04/25/14 — Military spouse among those taking citizenship oath Saturday

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Military spouse among those taking citizenship oath Saturday

By Phyllis Moore
Published in News on April 25, 2014 1:46 PM

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Mei Parker, a personal chef in Fayetteville with her own business, has lived in the U.S. for 25 years but officially becomes an American citizen on Saturday during a ceremony at the N.C. Pickle Festival. Nearly 60 people are expected to participate in the ceremony in downtown Mount Olive at 9 a.m.

Mei Parker left her home in Malaysia at 21, when she married her military husband.

They initially lived in California before settling in Fayetteville.

After 25 years in the U.S., she has been in this country longer than her homeland. But she has yet to become an American citizen.

That will be remedied on Saturday morning, when she joins nearly five dozen others participating in a naturalization ceremony at the N.C. Pickle Festival in Mount Olive.

"I guess it's time," she said Wednesday. "America's my home.

"It's always been on my mind. One of the reasons I never did pursue it like most people, when they arrive, it's because all my family's back home in Malaysia and one of my mother's wishes was that I keep my citizenship (there).

She explained that her mother had concerns that should anything ever happen, Mei (pronounced "May") would always have a home to return to.

This country has been very good to the transplant, she said.

It is where she and her now-retired husband, Steve Parker, raised a son, who is 20 and in the Marines.

She has also had a succession of good jobs along the way.

"When I came to America, I did every kind of corporate job," she said. "I was a legal secretary in California, for Exxon."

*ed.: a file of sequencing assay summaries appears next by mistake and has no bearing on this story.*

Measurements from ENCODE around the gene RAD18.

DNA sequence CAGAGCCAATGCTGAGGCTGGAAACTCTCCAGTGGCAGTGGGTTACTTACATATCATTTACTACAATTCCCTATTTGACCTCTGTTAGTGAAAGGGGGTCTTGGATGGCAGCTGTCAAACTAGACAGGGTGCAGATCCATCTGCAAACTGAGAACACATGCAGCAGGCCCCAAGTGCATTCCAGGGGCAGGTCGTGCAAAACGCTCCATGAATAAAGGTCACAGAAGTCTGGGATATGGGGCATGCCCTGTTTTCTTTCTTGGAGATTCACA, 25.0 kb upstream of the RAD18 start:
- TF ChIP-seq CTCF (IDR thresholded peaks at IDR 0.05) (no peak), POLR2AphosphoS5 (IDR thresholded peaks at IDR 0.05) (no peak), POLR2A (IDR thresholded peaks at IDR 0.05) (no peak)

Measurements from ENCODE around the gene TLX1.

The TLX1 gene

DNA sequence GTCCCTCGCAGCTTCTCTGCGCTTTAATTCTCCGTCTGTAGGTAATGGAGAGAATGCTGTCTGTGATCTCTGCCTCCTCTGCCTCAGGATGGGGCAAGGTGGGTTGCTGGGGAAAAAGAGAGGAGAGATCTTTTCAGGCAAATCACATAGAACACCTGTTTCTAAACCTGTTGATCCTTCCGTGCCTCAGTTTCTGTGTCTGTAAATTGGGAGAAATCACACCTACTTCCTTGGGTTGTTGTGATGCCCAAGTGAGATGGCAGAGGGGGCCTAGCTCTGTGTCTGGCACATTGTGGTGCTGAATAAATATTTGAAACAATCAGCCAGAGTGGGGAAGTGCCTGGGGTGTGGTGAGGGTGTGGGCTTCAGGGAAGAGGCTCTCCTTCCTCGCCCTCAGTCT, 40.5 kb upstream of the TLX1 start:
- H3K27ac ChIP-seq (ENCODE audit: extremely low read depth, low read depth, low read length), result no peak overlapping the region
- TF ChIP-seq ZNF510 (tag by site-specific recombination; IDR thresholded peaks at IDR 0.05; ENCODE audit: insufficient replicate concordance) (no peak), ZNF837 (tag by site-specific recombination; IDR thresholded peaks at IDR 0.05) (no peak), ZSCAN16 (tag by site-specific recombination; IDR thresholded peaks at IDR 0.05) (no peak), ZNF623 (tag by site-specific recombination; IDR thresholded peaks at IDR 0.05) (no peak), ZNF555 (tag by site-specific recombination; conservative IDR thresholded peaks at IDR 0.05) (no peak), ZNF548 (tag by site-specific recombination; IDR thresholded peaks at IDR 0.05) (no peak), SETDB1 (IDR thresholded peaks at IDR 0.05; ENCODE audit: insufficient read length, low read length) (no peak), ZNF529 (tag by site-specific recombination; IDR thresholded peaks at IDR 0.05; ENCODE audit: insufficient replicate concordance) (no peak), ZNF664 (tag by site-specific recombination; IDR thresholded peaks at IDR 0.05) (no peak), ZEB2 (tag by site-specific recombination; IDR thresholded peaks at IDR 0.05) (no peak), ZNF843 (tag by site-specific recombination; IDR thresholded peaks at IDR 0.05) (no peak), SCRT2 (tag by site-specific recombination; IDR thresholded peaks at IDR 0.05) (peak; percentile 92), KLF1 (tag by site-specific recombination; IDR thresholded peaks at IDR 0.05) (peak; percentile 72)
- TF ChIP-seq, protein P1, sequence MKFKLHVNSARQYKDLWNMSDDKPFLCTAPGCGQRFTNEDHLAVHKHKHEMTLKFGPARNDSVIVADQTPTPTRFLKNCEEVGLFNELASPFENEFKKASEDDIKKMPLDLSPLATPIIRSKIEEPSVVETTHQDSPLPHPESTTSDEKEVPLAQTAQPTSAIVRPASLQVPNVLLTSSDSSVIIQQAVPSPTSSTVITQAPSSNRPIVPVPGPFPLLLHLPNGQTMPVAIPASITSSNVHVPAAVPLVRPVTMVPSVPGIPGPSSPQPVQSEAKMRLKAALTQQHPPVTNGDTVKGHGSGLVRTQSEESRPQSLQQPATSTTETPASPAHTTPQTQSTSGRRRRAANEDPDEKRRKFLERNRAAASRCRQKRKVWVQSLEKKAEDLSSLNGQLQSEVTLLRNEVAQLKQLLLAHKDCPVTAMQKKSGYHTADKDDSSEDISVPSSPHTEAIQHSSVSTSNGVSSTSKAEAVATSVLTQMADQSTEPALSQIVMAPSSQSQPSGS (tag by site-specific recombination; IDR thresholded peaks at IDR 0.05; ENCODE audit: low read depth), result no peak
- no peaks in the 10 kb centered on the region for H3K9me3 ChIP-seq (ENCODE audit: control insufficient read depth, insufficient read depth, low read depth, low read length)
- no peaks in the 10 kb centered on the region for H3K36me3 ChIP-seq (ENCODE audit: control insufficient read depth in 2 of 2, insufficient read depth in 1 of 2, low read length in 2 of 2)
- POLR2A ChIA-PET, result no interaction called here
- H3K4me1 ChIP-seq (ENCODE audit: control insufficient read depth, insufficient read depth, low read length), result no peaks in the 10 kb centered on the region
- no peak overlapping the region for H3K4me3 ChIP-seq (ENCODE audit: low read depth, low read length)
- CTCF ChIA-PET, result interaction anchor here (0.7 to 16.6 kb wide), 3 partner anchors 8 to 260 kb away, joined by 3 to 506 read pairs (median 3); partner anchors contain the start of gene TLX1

She held similar roles when she moved to North Carolina, but became a stay-at-home mom for a few years after her son was born.

"I took courses on medical transcription and was a medical transcriptionist," she said. "Good job, good pay, but my heart has always been in the food industry."

She came from a family of cooks, she says, which led to her going to culinary school and becoming a personal chef.

Her business, Chef Mei Personal Chef Service, involves cooking for clientele at home, doing catered and corporate events, as well as offering personal cooking classes.

"I love the variety that my job allows me," she said. "I would not have that opportunity back in my country.

"That's one thing that America has afforded me -- living the American dream -- to be my own boss, make my own money."

This weekend she will accomplish another goal, making her citizenship official.

The task involved extensive preparation for the test, she said.

"I had to study, which is something I have not done in a long time," she said. "To me, that was the hardest part. And my job takes a lot of my time. Any time in-between, I have been reading up.

"I guess for people like me who have been here longer, it's easier because I know the language. It's 100 questions that you have to study. It's pretty daunting, even for me. But I passed it."

And Saturday morning at 9 a.m., the 46-year-old will be able to take on new bragging rights.

"It means that I finally can call America my home and be proud to be an American citizen," she said.